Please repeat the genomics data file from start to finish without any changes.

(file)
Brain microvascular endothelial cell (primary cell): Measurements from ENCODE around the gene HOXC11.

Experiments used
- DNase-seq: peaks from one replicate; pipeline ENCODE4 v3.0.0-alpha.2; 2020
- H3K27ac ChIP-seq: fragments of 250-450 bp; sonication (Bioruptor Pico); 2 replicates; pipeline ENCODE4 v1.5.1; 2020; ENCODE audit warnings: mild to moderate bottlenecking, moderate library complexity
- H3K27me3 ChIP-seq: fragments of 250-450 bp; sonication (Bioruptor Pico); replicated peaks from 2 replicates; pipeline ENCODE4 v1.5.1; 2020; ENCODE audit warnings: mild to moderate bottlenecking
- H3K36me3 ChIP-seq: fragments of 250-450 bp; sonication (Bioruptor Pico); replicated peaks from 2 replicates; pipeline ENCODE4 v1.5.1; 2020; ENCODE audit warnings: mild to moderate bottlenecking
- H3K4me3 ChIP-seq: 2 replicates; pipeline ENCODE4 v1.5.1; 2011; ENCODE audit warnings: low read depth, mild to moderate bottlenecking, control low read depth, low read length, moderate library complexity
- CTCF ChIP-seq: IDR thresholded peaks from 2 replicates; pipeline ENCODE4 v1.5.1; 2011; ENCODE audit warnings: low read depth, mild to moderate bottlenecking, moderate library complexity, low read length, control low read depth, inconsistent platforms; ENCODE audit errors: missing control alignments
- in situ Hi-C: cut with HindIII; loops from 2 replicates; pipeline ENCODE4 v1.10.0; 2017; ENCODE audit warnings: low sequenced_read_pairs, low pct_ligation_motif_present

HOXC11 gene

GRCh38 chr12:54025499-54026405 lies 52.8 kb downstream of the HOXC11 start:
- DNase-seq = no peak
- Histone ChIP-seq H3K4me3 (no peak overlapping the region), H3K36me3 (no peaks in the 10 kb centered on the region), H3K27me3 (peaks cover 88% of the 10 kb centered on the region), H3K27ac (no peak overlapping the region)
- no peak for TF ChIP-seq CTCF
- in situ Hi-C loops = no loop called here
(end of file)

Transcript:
Brain microvascular endothelial cell (primary cell): Measurements from ENCODE around the gene HOXC11.

Experiments used
- DNase-seq: peaks from one replicate; pipeline ENCODE4 v3.0.0-alpha.2; 2020
- H3K27ac ChIP-seq: fragments of 250-450 bp; sonication (Bioruptor Pico); 2 replicates; pipeline ENCODE4 v1.5.1; 2020; ENCODE audit warnings: mild to moderate bottlenecking, moderate library complexity
- H3K27me3 ChIP-seq: fragments of 250-450 bp; sonication (Bioruptor Pico); replicated peaks from 2 replicates; pipeline ENCODE4 v1.5.1; 2020; ENCODE audit warnings: mild to moderate bottlenecking
- H3K36me3 ChIP-seq: fragments of 250-450 bp; sonication (Bioruptor Pico); replicated peaks from 2 replicates; pipeline ENCODE4 v1.5.1; 2020; ENCODE audit warnings: mild to moderate bottlenecking
- H3K4me3 ChIP-seq: 2 replicates; pipeline ENCODE4 v1.5.1; 2011; ENCODE audit warnings: low read depth, mild to moderate bottlenecking, control low read depth, low read length, moderate library complexity
- CTCF ChIP-seq: IDR thresholded peaks from 2 replicates; pipeline ENCODE4 v1.5.1; 2011; ENCODE audit warnings: low read depth, mild to moderate bottlenecking, moderate library complexity, low read length, control low read depth, inconsistent platforms; ENCODE audit errors: missing control alignments
- in situ Hi-C: cut with HindIII; loops from 2 replicates; pipeline ENCODE4 v1.10.0; 2017; ENCODE audit warnings: low sequenced_read_pairs, low pct_ligation_motif_present

HOXC11 gene

GRCh38 chr12:54025499-54026405 lies 52.8 kb downstream of the HOXC11 start:
- DNase-seq = no peak
- Histone ChIP-seq H3K4me3 (no peak overlapping the region), H3K36me3 (no peaks in the 10 kb centered on the region), H3K27me3 (peaks cover 88% of the 10 kb centered on the region), H3K27ac (no peak overlapping the region)
- no peak for TF ChIP-seq CTCF
- in situ Hi-C loops = no loop called here